“That’s not very yogic.” I’ve been hearing that a lot lately, from friends and family, and even from myself when there’s no one else around, in response to a rant of mine, a mood swing, a dark cloud overshadowing my world, a desire of mine to shove the barking neighbour dog in a turkey fryer, etc. “You’re a YOGA teacher, Tabitha. You’re not supposed to say (feel, do) that. Something’s not going right.” And once the irritation of that statement settles, I find myself wondering what exactly people expect from their Yoga teacher, and from practices in general, be they marital arts, meditation, Qi Gong. What does it mean to be yogic?
I have a sneaking suspicion that what people expect from “enlightenment practices” is a cessation of human emotions we find disturbing–rage, impatience, despair, depression, and all other taboo feelings. Stuck in a “don’t worry, be happy” society that likes to brush all sorts of things under the rug, it seems we believe that if we just do enough yoga or meditate for long enough we will become happy, perma-smiley, practically-levitating-we’re-so-light kinds of humans.
My ex used to call me The Wielder of the Great Pin because I used to burst his bubble a lot with my sense of realism. Well, here comes the Wielder!
Folks, let me tell you a little something–no amount of yoga or meditation or ecstatic dance or martial arts will stop you from being human. That’s right! And being human means we are houses for vast amounts of perceptions and feelings. That’s what makes this human life so rich! Do you honestly think you could fully appreciate joy if you never felt despair? The most ancient traditions recognized that every ounce of light has a bit of darkness in it, and even the darkness houses some light. We can’t have one without the other. Life is full of contrast and paradox. It is our job to figure out how to navigate through these paradoxes with a little bit of grace.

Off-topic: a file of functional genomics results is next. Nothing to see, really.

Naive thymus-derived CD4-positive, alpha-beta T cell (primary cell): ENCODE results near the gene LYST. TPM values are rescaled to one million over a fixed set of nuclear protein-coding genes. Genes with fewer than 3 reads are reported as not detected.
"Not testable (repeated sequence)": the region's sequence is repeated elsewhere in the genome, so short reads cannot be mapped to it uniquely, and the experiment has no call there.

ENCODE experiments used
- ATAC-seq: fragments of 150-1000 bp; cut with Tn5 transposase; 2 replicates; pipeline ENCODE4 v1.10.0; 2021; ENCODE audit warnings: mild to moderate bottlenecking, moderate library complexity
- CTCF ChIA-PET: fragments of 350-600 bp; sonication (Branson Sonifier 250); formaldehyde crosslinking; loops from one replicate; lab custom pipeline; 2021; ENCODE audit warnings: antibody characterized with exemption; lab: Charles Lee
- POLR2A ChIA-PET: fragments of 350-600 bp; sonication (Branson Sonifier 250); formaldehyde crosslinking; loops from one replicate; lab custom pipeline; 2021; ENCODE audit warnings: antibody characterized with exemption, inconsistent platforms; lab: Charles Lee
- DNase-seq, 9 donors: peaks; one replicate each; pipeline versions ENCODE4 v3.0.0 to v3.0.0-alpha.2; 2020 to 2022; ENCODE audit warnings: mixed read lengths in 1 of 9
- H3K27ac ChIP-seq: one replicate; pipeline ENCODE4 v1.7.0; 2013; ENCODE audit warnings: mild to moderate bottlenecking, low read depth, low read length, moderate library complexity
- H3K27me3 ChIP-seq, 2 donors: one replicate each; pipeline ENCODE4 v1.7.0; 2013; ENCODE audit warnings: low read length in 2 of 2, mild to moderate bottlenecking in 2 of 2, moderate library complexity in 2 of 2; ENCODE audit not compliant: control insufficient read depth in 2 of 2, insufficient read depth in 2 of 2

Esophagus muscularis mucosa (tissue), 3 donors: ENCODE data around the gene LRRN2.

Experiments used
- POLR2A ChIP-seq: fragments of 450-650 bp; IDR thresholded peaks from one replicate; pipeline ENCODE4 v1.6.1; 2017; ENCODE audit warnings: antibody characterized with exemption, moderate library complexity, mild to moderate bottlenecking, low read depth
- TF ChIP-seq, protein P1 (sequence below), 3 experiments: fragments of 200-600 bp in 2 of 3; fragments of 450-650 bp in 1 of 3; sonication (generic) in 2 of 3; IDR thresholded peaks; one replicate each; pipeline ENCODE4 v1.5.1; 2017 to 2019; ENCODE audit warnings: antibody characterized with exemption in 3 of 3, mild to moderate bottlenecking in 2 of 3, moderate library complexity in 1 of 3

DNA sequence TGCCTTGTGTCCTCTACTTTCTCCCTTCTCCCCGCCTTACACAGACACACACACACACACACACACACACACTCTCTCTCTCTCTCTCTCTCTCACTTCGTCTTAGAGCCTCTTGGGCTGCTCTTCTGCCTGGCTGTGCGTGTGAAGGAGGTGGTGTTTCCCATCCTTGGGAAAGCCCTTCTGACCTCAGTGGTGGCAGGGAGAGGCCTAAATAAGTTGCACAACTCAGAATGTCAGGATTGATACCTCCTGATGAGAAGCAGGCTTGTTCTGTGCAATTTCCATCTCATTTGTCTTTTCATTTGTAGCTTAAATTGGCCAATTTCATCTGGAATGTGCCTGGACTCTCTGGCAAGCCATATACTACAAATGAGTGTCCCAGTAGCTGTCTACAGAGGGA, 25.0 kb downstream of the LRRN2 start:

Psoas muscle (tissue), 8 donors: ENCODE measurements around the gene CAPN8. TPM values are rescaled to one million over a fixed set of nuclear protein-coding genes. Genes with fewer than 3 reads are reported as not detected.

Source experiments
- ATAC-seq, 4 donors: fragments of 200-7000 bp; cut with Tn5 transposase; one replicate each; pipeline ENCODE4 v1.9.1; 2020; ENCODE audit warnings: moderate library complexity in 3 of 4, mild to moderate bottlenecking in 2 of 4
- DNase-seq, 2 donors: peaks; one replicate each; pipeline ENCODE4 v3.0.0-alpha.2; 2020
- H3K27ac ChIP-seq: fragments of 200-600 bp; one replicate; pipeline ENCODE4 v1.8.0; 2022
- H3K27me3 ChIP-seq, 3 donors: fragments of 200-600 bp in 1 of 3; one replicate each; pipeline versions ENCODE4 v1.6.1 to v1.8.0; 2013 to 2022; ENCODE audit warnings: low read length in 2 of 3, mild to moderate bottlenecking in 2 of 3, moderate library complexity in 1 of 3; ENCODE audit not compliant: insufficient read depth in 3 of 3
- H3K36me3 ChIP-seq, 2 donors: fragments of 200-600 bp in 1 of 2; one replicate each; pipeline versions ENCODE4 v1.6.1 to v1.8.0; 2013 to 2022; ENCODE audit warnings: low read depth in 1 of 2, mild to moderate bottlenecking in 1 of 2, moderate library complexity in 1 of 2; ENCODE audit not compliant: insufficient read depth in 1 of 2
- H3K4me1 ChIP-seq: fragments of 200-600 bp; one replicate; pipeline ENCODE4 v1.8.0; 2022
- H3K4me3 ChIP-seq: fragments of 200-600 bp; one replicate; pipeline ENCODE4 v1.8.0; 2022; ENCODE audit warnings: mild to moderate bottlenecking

And that’s what being yogic does for us. It provides us with choices. There is no longer a white lightening hot reaction to an experience; instead there is a tiny bit of space…..and choice. We learn to choose. For instance, while the barking dog next door prompts me to fantasize about throwing her into a turkey fryer, I do not do it. A loved one says something that hits a red button deep inside and, instead of lashing out, I breathe or I leave and come back to the situation to respond, not to react.
But let me tell you something, friends, if I haven’t slept well the night before or if I’m hungry or hormonal, I sometimes react. Yes, sometimes I fall from grace, fall flat on my face, and act from the dark place within. Because no matter how long I’ve been practicing yoga and meditation and ecstatic dance, I am still human. As a human, falling from grace is part of my job. The other part of my job is to recognize the fall and figure out how to get back up.
So if you think that by practicing yoga you are going to somehow become superhuman, I think you will be disappointed. Practicing yoga will provide you with the space and breath you need to make different, possibly healthier, choices in your life, but it will not erase your humanity.
Let me state it for the record here: I, Tabitha Kot, am a human being who teaches yoga. As such, I experience a wide range of emotions. I feel joy, lust, despair and betrayal. I experience rage and hate and the butterflies of love. I want to do harm and I want to gently nurture. I want to lash out, and I want to be peaceful. I am all things, shadow and light. I am a human being, and that’s just the way it is.
And THAT, my friends, IS very yogic!
Have a great day!